This is one that we don't get to see in the East: the Perlodid stonefly, genus Kogotus (K. modestus and K. nonus are both found in Montana). I was totally stumped by the ID, so I did what we should always do with a new stonefly -- I keyed it out, using Stewart and Stark's Nymphs of North American Stonefly Genera (pp. 361-364). The lack of thoracic gills, the unidentate lacinia, the lack of dark longitudinal bands on the abdominal segments, and the absence of a "transverse anterior suture" on the mesosternal Y-ridge, led me to Kogotus (pp. 413-416).
Let's note certain key features. 1) "Head with light M pattern anterior to darker M between antennae; light spot in ocellar triangle and 2 small light spots outside lateral ocelli." Check.
2) Lacinia unidentate. Yes.
3) "Pronotum light, encircled with brown band except light lateral margins; a few tiny marginal spinules, but mostly glabrous." All easy to see in this photo.
4) "Y-arms of mesosternum meet posterior corners of furcal pits; no transverse anterior suture connecting furcal pits." Yes.
And one more thing. 5) "Male and female 8th abdominal sterna with mesoposterior interruption of posterior setal row."
The Northwestern Perlodid stonefly, genus Kogotus. I'll let you know if I'm successful in getting this down to the level of species -- but there are only two choices: nonus and modestus.
The other stonefly I found -- and photographed -- is one that I've found once before: Oregon, August, 2012 (entry posted on 8/22). The common stonefly, Calineuria californica.
This Perlid is attested in Alberta, British Columbia, California, Idaho, Montana, Oregon, and Washington. (See Stewart and Stark, p. 329)
A quick review of critical features. (All quotes from Stewart and Stark.) 1) "Body 17-25 mm, dark brown patterned with yellow." This immature nymph was just 17 mm. 2) "SL gills (subanal gills) absent." We can see that in the photos. 3) "Lacinia bidentate, terminal tooth strongly curved." Yes.
4) "Dorsum of body covered with fine, dark clothing hairs and scattered short, thick bristles." Yes.
5) "Occipital setae scattered near postocular fringe but arranged in a close set row behind ocelli." Also, "Head with pale, oval spot surrounding lateral ocelli." Both features are clear in this photo.
And one more insect -- sort of. I was hoping to get a live photo of an "October Caddis" -- the Northern case-maker, genus Dicosmoecus. Every case that I found, save one, was sealed up with the larva in pupation. (In Montana, the "October" caddis tends to hatch in November.) But in the Blackfoot River, I did find one that was open.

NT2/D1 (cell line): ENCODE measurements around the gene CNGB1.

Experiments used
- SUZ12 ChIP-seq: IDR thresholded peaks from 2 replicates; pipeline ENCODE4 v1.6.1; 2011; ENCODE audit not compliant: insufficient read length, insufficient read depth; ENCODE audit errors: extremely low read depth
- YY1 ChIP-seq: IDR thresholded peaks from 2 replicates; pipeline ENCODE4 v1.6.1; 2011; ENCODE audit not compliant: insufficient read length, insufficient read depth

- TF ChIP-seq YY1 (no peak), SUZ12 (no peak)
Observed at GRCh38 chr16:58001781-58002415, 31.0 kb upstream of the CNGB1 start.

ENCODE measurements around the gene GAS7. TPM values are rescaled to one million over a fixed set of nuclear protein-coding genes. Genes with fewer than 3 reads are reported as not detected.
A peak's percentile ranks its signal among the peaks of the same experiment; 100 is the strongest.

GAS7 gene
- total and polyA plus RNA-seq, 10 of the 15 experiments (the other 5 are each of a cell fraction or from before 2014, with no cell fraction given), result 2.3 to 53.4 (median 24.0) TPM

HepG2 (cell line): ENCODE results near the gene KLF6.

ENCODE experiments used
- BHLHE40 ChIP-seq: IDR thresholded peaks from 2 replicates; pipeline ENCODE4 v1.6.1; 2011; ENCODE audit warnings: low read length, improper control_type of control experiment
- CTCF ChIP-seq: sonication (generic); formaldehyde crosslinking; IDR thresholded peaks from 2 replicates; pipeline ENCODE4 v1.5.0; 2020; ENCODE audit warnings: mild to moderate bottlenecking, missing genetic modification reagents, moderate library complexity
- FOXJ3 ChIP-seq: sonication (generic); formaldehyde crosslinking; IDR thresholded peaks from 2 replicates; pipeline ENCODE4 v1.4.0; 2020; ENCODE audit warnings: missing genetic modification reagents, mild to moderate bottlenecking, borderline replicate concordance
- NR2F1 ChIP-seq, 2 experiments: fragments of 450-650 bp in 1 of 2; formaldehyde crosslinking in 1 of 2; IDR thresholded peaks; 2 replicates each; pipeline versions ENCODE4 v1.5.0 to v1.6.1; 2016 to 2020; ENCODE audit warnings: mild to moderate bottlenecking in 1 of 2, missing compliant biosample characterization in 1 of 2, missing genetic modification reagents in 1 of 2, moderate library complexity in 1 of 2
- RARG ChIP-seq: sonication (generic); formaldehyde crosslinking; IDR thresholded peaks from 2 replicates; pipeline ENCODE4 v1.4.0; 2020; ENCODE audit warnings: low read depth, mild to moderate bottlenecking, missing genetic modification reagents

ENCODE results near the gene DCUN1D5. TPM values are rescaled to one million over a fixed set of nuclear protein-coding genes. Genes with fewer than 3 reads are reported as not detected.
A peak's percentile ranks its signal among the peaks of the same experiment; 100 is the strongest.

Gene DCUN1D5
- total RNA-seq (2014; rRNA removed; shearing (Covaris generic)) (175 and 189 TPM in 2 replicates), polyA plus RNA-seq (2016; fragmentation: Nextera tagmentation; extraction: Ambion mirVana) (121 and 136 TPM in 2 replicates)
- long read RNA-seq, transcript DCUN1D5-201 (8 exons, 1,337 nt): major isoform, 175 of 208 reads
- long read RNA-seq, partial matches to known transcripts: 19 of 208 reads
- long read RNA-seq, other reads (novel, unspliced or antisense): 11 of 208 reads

This is a large caddis: the case was 25 mm. But, I could not get the larva to come out of its case! Maddening. And I waited a very long time. To see it, I had to preserve it. And here it is.
Wiggins' description reads as follow. "These larvae are large and stout-bodied; sclerotized parts of the head and thorax are mostly uniform dark brown to black." For sure. "The tibiae of all legs have several pairs of stout spurs
and there are metanotal setate on the membrane between the primary sclerites."
Finally, "On segment IX a band of 20-40 setae extends ventrad from each side of the dorsal sclerite." I didn't count them, but 20-40 seems right.
On the case, Wiggins notes, "Final-instar larvae have a case of fine gravel, regular in outline, slightly curved, and often somewahat flattened." Like the case in the photo above. "In the early instars cases are largely of plant materials." You might recall that I found one of those immature larvae in such a case in Oregon in May. (See post of 5/1/14.)
All quotes from Glenn B. Wiggins, Larvae of the North American Caddisfly Genera, University of Toronto Press, 1977.)
I wish I could have found time to get some more photos of insects: the streams that we fish are healthy with good populations. Unfortunately, the trout fishing just got in the way! Below, an 18" "cutbow" (Cutthroat and Rainbow hybrid) from the Upper Clark Fork. What a beauty!